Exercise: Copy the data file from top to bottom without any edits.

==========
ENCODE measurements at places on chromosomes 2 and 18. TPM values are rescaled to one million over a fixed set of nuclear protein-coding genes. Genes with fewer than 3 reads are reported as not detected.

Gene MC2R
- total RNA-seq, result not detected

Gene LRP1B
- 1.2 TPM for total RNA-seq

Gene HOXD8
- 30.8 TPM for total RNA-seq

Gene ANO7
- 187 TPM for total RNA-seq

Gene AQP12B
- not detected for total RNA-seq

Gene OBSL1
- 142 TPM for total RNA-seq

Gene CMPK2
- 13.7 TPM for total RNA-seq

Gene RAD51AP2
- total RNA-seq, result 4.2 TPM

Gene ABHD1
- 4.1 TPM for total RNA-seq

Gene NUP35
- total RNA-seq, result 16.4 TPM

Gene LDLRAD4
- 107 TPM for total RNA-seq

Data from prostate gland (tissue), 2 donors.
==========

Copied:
ENCODE measurements at places on chromosomes 2 and 18. TPM values are rescaled to one million over a fixed set of nuclear protein-coding genes. Genes with fewer than 3 reads are reported as not detected.

Gene MC2R
- total RNA-seq, result not detected

Gene LRP1B
- 1.2 TPM for total RNA-seq

Gene HOXD8
- 30.8 TPM for total RNA-seq

Gene ANO7
- 187 TPM for total RNA-seq

Gene AQP12B
- not detected for total RNA-seq

Gene OBSL1
- 142 TPM for total RNA-seq

Gene CMPK2
- 13.7 TPM for total RNA-seq

Gene RAD51AP2
- total RNA-seq, result 4.2 TPM

Gene ABHD1
- 4.1 TPM for total RNA-seq

Gene NUP35
- total RNA-seq, result 16.4 TPM

Gene LDLRAD4
- 107 TPM for total RNA-seq

Data from prostate gland (tissue), 2 donors.